Every midwife has a toolkit, in fact we all have multiple toolkits. We have the toolkits full of our technical supplies; the doppler, the blood pressure cuff, medications and herbs. We have the toolkits of support; the birth pool, the massaging hands, the birth balls. These are all external supplies. They are valuable and necessary, we can all easily recognize these tools. We learn about these tools in our training programs and through years of study. I have a series, Tools Of My Trade, covering some of these tools. You can read about all about my birth kit and about tools like speculums and clamps in these previous posts.
Then there are the internal tools that every midwife has in their toolkit. These are the things we cannot see, except the coffee of course. These tools are no less important than the ones we can easily see and touch. And, truthfully, I would argue that these intangible, invisible tools are the most important of them all. These tools should always be present and available. These are
- Compassion: for our clients, our families, for each other and ourselves.
- Passion: for the work and for ourselves, this helps to fuel us through the straining times.
- Stamina: midwifery is tough work, long nights and days. Stamina needs to be cultivated and feed with good self care.
- Soothing words: again, four our clients and families, for each other and ourselves.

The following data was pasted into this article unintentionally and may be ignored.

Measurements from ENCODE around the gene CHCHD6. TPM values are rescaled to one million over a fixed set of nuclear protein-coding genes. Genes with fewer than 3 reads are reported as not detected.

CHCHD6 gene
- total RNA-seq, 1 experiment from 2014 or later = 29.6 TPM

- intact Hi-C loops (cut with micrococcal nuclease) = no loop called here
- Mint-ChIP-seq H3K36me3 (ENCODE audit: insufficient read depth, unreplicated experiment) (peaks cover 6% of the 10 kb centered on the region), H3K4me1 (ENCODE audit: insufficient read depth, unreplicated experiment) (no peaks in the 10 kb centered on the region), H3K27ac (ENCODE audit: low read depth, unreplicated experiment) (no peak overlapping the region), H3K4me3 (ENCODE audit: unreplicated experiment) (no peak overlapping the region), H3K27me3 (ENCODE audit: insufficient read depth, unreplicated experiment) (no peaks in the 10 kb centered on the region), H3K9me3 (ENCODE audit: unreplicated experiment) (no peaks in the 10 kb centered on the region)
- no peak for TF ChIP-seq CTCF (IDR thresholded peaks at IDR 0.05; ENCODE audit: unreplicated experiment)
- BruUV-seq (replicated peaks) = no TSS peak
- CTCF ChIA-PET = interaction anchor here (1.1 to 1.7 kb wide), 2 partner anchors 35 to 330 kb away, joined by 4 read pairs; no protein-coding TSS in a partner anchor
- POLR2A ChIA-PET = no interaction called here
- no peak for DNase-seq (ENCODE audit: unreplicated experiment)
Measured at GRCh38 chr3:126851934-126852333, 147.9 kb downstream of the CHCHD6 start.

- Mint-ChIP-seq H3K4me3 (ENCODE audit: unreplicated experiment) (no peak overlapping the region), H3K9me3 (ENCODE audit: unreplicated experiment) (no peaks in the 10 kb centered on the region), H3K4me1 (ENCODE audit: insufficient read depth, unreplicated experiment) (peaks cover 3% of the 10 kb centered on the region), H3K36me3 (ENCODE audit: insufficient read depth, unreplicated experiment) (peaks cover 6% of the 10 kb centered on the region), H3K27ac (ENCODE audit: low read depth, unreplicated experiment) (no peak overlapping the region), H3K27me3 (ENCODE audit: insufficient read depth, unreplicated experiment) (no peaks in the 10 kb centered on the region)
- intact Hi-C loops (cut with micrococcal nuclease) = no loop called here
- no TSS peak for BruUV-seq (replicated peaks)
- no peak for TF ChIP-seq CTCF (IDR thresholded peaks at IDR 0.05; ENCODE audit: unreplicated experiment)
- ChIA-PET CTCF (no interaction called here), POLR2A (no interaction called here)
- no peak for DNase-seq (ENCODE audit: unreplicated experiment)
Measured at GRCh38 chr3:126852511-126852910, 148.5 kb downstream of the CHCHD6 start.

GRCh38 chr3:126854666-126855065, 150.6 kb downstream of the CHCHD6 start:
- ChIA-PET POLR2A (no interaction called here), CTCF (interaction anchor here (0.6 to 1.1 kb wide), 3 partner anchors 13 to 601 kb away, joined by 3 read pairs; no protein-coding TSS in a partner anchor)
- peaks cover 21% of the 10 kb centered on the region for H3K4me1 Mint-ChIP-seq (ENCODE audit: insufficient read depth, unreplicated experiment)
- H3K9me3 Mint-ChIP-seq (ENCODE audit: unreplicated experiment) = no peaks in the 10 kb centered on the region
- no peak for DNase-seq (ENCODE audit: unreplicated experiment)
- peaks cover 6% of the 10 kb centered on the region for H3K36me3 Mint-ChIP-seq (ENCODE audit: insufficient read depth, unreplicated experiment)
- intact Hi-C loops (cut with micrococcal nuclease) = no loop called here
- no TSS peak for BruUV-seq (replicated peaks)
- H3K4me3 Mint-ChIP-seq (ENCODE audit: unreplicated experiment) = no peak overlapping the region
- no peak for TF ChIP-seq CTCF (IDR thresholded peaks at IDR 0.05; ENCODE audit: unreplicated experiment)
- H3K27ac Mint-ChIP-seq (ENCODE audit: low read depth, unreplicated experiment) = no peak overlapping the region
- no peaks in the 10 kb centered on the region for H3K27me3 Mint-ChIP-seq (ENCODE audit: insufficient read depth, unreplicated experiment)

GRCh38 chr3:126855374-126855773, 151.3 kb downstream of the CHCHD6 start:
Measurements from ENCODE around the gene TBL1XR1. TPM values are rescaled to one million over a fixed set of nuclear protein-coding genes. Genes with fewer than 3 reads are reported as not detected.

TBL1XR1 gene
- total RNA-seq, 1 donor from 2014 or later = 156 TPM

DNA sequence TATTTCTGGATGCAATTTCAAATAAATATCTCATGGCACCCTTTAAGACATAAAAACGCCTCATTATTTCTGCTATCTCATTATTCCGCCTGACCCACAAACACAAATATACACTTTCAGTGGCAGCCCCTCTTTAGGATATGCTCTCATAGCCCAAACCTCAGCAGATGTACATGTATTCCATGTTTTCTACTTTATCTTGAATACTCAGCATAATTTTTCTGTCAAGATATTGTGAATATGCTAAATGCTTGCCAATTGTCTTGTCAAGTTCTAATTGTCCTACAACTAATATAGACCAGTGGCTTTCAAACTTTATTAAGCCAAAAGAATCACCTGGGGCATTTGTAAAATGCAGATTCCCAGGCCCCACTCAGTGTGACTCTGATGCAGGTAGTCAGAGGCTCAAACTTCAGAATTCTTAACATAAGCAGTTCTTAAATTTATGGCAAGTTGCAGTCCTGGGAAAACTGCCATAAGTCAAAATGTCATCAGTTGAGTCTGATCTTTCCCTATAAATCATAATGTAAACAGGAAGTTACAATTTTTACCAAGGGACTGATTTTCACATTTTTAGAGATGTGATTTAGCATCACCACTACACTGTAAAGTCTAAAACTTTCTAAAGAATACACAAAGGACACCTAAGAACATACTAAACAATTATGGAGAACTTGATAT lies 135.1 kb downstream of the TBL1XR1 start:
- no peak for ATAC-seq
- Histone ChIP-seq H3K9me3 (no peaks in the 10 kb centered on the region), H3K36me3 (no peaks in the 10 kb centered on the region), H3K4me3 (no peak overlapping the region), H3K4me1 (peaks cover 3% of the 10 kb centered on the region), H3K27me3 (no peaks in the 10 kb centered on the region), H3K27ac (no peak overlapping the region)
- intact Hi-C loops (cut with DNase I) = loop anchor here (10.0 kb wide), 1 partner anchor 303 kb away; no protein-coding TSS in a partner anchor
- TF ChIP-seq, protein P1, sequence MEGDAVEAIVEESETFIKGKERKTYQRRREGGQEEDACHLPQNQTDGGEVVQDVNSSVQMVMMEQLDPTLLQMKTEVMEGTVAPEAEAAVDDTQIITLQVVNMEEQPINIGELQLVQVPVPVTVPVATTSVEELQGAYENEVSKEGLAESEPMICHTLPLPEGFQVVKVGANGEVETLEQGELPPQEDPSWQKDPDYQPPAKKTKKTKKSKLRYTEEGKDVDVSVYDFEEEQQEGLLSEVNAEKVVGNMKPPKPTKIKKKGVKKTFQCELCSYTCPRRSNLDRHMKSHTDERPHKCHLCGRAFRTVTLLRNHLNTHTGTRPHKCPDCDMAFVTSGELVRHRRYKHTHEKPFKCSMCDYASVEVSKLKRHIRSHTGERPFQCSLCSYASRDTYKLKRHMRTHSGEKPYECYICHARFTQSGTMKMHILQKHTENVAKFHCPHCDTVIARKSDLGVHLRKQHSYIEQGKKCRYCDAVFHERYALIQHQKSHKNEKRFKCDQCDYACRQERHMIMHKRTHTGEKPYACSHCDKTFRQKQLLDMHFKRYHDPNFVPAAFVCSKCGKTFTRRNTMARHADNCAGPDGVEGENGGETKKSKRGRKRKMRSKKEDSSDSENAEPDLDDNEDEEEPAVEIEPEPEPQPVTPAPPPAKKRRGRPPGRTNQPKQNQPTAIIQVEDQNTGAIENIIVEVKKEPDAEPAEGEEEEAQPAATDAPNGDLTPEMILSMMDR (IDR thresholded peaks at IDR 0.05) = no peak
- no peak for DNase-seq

- Coffee: this needs no explanation
- A change of clothes and toothbrush: I know these items are very tangible and visible, but the effect they can have after a long birth are magical and very intangible
- Humor and a sampling of good jokes
- Strong hands: again, while hands are very tangible, the strength that can be found within them is invisible until it is needed
- A warrior heart: this warrior heart stands tall for the work, stands tall against the obstacles thrown up through our broken healthcare system. And it stands tall for our clients and families, for each other and for ourselves.
- Sharp senses: what we see, hear, smell and feel. These pieces of information and data are crucial to maintaining our understanding of each birth space.
Another intangible toolkit ingredient, is one I refer to as the “inner drill sergeant”. This is one that was work for me, I had to truly cultivate and grow this ability, it did come to me naturally. It is a crucial midwifery skill. One of my favorite sayings has always been, ‘birth is made to work even if no one shows up’ and as a midwife this is a truth that I hold dear. For the vast majority of births, I should not be needed. I should sit on my hands and observe, I should offer support and guidance as necessary. However, sometimes a laboring person and baby may require assistance and when this happens, a midwife MUST be able to take charge of the room and make things happen. These are the instances that we are called upon to use our skills and training and we must use them quickly.